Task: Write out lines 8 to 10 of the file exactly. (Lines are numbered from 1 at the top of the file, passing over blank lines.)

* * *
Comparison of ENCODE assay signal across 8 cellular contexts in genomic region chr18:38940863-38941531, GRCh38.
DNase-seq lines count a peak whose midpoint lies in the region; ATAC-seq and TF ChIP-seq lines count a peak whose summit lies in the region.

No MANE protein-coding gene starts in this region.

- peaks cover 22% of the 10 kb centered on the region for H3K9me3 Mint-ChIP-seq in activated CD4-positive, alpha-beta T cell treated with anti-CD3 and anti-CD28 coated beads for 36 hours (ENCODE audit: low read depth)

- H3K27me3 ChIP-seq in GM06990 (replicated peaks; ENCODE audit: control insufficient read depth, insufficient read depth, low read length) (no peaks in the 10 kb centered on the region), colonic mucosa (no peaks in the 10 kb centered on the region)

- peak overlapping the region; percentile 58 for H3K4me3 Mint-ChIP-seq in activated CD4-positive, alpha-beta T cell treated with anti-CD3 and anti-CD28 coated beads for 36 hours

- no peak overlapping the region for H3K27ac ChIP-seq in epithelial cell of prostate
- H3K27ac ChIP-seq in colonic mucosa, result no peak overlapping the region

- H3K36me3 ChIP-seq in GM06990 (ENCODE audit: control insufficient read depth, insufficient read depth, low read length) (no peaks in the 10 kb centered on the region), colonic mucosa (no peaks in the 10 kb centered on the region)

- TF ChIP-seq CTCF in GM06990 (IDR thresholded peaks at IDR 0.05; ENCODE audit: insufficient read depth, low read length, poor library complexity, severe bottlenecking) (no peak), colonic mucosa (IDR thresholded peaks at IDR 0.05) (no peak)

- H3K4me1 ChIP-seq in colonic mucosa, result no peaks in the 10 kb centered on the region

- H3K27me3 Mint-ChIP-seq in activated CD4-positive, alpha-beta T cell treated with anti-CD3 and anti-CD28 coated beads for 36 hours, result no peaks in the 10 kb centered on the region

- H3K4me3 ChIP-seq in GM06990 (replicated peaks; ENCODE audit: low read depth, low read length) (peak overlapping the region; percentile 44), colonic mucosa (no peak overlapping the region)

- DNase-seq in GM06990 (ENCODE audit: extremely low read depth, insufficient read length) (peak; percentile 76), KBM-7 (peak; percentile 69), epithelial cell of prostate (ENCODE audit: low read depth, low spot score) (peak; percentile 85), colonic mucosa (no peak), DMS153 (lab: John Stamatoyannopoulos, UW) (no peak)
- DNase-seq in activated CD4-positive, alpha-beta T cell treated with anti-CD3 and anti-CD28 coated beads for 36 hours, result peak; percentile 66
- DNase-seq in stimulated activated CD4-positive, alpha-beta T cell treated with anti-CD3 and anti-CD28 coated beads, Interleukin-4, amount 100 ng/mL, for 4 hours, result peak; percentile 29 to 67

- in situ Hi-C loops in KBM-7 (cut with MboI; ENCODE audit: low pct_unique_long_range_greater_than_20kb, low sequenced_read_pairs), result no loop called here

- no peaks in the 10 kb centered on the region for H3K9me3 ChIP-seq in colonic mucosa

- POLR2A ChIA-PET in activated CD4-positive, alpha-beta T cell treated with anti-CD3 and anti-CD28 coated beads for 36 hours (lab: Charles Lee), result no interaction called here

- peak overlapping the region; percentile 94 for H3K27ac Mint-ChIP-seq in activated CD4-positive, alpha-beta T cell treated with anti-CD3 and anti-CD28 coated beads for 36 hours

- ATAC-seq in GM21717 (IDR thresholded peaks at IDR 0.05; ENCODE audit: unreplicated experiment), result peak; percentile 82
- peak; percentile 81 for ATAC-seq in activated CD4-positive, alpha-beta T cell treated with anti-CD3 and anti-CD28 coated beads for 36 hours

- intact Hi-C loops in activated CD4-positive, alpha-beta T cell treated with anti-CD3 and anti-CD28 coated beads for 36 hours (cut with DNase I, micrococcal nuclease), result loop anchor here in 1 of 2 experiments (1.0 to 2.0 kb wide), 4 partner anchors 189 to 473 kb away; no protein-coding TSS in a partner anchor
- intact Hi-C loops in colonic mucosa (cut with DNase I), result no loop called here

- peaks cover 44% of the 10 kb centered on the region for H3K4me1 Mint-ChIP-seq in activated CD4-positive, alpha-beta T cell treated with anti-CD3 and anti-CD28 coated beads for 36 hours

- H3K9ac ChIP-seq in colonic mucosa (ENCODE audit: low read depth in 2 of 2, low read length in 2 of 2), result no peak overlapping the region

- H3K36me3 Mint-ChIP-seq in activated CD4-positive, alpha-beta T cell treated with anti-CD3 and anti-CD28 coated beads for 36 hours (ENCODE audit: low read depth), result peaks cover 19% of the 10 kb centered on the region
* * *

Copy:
- H3K27ac ChIP-seq in colonic mucosa, result no peak overlapping the region

- H3K36me3 ChIP-seq in GM06990 (ENCODE audit: control insufficient read depth, insufficient read depth, low read length) (no peaks in the 10 kb centered on the region), colonic mucosa (no peaks in the 10 kb centered on the region)

- TF ChIP-seq CTCF in GM06990 (IDR thresholded peaks at IDR 0.05; ENCODE audit: insufficient read depth, low read length, poor library complexity, severe bottlenecking) (no peak), colonic mucosa (IDR thresholded peaks at IDR 0.05) (no peak)